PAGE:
The designers also saw beauty through nature's eyes, bringing in a palette inspired by outdoor views. "We like to infuse color in a nuanced way," Manning says. Neutrals pulled from the paint box of stone and wood set a calm backdrop enlivened with jewel tones: blue, green, rust, and eggplant.
The warmth of wood threads throughout, from the dark-stained—and black-painted—grandeur of the library to the light tones on the breakfast table and kitchen barstools.
"My favorite moment in this house is the kitchen," Flanigan says. "I love the contrast of the stone surround and mirrored hood against the color and texture of the islands, the warmth of wood against powder-coated cabinets."
Vintage travertine marble forms a hearthlike range surround, part of a sophisticated layering of materials that also includes stainless-steel appliances, wood cabinets, powder-coated islands, and a mirror above the range backsplash that accentuates light—and the homeowner's copper cookware.
A gilded pendant and brass fixtures infuse sultry attitude into the groin-vault bar with its slab Negro Marquina marble backsplash.
Sunlight from the courtyard pours into this casual dining spot, outfitted with an oak table, linen-covered chairs, a gold-leafed wrought-iron chandelier, and an antique horse painting.
Delightful contrasts continue in the dining room. "Murphy Mears led the way with the architecture," Flanigan says. "In this classic home, all at once there's this cloudlike ceiling structure. We used draperies to give the space privacy and softness, then created this almost Brutalist-inspired chandelier that's recessed into the ceiling. I love the juxtaposition of the sheer drapery against the steel-and-glass windows and the chandelier, which is reminiscent of 1970s Brutalist designs."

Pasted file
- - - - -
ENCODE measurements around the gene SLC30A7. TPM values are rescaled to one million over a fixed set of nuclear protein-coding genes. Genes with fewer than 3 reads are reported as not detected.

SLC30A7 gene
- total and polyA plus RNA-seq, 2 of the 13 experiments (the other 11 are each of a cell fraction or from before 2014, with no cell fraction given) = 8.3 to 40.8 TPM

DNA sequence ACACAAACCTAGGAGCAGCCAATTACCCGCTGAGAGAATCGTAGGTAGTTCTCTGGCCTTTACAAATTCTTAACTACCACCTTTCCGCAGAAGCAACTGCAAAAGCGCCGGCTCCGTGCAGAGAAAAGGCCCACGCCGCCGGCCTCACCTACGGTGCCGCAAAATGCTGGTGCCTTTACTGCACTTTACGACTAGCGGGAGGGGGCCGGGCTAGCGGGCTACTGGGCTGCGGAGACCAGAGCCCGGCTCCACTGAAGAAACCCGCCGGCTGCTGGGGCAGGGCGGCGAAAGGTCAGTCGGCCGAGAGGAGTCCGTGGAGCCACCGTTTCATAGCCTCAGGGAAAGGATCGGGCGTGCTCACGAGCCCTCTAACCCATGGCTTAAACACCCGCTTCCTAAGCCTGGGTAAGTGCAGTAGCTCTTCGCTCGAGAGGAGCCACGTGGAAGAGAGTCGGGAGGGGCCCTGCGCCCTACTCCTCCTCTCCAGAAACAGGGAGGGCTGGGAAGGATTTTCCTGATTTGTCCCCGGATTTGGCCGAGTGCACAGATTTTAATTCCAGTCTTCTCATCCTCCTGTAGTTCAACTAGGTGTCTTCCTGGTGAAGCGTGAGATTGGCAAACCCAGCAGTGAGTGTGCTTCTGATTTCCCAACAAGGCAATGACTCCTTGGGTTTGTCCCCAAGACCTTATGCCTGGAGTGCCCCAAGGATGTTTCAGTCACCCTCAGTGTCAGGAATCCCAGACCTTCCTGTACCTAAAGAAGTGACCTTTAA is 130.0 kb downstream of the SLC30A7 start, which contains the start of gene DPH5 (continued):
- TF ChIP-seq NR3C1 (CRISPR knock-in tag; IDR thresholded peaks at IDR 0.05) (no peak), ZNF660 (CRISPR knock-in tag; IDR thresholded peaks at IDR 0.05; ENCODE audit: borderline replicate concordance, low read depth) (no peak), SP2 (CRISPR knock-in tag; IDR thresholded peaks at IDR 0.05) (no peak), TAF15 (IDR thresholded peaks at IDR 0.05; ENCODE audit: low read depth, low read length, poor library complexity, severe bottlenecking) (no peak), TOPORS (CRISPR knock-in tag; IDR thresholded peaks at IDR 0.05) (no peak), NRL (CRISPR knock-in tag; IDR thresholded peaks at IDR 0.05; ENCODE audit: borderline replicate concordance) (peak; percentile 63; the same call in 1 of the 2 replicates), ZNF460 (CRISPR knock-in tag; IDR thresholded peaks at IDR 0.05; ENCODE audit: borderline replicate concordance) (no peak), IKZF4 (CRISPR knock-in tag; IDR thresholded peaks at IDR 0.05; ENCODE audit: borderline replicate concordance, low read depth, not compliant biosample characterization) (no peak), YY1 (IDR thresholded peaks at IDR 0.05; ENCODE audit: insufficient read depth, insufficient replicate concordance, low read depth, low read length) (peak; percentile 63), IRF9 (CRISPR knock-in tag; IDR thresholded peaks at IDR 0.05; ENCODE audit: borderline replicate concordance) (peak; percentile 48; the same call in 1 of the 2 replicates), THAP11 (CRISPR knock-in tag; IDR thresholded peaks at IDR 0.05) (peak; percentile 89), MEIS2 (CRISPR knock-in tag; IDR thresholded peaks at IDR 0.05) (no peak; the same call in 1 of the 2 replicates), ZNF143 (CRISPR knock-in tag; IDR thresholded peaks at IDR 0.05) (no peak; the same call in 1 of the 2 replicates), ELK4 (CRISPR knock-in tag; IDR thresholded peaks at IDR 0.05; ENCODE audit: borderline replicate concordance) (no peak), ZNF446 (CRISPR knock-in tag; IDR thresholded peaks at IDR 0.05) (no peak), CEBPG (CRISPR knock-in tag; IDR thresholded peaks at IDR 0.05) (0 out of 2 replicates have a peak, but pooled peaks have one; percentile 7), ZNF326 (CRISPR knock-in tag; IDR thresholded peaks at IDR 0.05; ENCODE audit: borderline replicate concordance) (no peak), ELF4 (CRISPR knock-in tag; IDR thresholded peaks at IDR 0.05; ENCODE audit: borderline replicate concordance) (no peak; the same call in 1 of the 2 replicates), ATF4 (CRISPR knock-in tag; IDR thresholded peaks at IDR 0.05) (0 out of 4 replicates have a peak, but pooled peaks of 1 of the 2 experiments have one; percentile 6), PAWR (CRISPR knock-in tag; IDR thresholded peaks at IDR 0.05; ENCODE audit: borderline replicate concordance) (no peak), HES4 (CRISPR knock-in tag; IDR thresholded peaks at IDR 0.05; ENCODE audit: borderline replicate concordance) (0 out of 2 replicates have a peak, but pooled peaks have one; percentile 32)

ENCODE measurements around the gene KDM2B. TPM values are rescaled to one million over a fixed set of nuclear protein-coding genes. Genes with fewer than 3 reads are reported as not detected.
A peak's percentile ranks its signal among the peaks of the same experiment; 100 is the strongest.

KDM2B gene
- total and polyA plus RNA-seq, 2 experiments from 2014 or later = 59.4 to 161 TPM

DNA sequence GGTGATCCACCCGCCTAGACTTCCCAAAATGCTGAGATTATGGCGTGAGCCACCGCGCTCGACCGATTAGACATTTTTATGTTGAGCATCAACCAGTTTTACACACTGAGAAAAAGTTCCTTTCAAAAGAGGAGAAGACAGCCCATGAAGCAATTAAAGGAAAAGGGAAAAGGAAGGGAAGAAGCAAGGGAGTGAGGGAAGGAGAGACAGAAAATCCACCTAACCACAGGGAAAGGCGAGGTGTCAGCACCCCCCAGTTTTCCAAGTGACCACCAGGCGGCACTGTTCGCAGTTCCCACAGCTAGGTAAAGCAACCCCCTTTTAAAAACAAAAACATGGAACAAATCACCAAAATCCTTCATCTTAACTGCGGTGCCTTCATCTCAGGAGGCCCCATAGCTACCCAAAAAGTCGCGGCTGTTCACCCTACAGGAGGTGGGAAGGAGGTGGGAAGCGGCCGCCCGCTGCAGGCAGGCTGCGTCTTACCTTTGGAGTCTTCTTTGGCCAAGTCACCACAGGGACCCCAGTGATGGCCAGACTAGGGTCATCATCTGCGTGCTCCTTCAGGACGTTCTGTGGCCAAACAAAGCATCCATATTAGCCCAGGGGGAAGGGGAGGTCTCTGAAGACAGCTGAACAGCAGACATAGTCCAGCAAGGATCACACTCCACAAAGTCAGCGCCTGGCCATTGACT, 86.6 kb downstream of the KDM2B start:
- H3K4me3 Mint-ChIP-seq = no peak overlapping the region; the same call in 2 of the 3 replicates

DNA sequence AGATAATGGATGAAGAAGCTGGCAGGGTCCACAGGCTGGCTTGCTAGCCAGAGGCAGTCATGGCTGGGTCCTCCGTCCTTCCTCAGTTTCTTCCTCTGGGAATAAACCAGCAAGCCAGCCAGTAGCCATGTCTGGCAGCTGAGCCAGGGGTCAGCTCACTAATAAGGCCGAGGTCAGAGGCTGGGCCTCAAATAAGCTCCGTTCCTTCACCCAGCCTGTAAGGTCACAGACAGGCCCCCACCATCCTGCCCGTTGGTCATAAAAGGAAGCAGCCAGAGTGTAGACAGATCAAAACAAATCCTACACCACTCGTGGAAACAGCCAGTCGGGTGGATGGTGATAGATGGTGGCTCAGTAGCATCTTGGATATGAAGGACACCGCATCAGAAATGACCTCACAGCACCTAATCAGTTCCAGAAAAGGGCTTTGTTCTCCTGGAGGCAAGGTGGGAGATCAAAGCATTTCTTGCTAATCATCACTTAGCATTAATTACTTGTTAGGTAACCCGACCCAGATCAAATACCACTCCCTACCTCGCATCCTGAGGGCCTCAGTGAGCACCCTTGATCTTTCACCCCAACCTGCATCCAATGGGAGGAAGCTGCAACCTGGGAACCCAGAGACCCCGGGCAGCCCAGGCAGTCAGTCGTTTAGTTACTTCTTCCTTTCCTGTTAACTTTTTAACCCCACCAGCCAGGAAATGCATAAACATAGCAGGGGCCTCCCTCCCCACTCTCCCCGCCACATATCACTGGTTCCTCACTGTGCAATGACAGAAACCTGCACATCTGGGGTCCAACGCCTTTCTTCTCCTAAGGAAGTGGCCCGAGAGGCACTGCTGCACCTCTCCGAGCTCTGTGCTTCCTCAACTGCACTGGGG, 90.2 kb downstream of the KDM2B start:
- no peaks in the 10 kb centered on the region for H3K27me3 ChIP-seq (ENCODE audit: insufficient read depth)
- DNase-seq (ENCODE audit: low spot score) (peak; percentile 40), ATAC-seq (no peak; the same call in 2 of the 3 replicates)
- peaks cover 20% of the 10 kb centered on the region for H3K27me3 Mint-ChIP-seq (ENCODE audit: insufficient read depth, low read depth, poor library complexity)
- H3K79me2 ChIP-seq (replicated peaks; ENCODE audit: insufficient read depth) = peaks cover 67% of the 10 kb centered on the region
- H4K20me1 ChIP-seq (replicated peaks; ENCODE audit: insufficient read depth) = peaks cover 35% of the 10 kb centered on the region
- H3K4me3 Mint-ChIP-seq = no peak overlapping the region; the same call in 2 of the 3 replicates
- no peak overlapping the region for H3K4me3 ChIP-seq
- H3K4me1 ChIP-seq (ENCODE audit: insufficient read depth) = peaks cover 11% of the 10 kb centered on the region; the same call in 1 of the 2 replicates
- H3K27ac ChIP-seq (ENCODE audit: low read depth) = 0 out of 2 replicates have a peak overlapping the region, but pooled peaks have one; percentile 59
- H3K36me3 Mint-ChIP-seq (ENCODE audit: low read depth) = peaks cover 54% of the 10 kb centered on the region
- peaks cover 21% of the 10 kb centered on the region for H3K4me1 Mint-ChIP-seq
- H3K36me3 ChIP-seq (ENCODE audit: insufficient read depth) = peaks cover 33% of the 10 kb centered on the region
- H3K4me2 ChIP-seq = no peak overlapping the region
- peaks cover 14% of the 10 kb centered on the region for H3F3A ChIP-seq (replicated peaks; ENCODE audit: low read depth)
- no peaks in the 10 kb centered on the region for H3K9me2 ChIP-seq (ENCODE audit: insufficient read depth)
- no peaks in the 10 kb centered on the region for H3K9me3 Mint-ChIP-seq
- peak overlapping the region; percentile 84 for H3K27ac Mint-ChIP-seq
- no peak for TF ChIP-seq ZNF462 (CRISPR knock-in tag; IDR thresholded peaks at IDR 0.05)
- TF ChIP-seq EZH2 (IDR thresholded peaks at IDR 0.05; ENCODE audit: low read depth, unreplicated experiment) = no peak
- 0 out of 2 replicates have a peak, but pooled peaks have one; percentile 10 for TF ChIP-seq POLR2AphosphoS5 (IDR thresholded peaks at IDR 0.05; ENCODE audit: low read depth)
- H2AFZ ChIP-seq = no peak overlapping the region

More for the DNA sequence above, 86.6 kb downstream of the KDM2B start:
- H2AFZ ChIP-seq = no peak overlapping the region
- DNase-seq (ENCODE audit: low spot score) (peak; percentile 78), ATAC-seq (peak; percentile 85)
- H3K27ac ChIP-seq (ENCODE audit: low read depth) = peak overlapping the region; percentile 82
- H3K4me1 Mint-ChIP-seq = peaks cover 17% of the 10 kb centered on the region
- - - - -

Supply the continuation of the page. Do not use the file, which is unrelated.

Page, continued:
Traditional French armchairs engage in repartee with a new cherry-stained table and a custom chandelier from Spike Lighting.
Nods to the past continue in the master suite, in another unexpected way. "The homeowner loves old movies," Manning says. "It was fun to speak to that here."
She and Flanigan pulled from one of Ira's favorite flicks, Casablanca, in designing doors reminiscent of the neoclassical paneled beauties that opened to Rick's Café Américain.
Their dark good looks dovetail with stained paneling used as a privacy screen, hugging the bed with texture and warmth. "The bed was inspired by shelter furniture," Manning says. "It cocoons you." A tufted bench in a gemlike hue plays against dark-stained panels and ebony fabrics.
The master bath, meanwhile, intertwines reclaimed marble flooring, an antique gilded mirror, and a custom tub that fuses copper and antique nickel finishes. "I love metals that tarnish in a beautiful way," Manning says. "There's such beauty in patina, and I love how it threads throughout this home."
A custom William Holland tub showcases Flanigan's mastery of mixed materials.
Reclaimed antique marble sets the stage for wood-and-stone vanities in the master bath.
Billowy drapery panels bring dreamy softness to the guest quarters.
Hand-painted tile used as wainscoting wraps the powder room, also home to a hand-carved stone sink.